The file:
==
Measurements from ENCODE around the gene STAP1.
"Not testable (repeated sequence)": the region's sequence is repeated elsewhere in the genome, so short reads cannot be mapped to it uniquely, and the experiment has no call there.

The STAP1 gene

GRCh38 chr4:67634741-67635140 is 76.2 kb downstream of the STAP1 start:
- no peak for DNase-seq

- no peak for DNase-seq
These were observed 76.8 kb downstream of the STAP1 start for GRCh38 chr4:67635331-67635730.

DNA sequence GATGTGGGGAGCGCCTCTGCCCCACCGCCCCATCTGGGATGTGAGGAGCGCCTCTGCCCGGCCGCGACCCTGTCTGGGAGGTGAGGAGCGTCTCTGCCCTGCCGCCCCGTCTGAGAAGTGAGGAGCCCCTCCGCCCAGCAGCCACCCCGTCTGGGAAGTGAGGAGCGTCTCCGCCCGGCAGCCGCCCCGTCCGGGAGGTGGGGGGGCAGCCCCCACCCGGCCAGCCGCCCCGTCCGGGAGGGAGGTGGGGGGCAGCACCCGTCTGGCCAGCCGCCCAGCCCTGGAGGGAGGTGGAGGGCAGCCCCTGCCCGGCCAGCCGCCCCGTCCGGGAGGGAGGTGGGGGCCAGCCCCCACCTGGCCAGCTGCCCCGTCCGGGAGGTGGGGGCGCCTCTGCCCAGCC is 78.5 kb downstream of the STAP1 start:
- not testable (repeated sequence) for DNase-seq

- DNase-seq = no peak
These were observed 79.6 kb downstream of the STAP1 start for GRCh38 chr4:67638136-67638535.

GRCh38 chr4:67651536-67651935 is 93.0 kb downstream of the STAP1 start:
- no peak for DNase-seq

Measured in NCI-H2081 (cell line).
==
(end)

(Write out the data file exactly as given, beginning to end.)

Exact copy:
Measurements from ENCODE around the gene STAP1.
"Not testable (repeated sequence)": the region's sequence is repeated elsewhere in the genome, so short reads cannot be mapped to it uniquely, and the experiment has no call there.

The STAP1 gene

GRCh38 chr4:67634741-67635140 is 76.2 kb downstream of the STAP1 start:
- no peak for DNase-seq

- no peak for DNase-seq
These were observed 76.8 kb downstream of the STAP1 start for GRCh38 chr4:67635331-67635730.

DNA sequence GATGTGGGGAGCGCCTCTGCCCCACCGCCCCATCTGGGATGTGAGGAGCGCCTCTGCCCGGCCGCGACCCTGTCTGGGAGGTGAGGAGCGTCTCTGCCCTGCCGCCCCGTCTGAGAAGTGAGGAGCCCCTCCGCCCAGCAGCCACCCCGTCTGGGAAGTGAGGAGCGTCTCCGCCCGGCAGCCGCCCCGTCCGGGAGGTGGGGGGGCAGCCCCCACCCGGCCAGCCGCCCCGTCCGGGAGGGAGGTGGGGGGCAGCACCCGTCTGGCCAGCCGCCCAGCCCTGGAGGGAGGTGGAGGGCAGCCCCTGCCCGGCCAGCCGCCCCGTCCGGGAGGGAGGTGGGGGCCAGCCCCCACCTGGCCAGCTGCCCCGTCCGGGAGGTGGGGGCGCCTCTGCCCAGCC is 78.5 kb downstream of the STAP1 start:
- not testable (repeated sequence) for DNase-seq

- DNase-seq = no peak
These were observed 79.6 kb downstream of the STAP1 start for GRCh38 chr4:67638136-67638535.

GRCh38 chr4:67651536-67651935 is 93.0 kb downstream of the STAP1 start:
- no peak for DNase-seq

Measured in NCI-H2081 (cell line).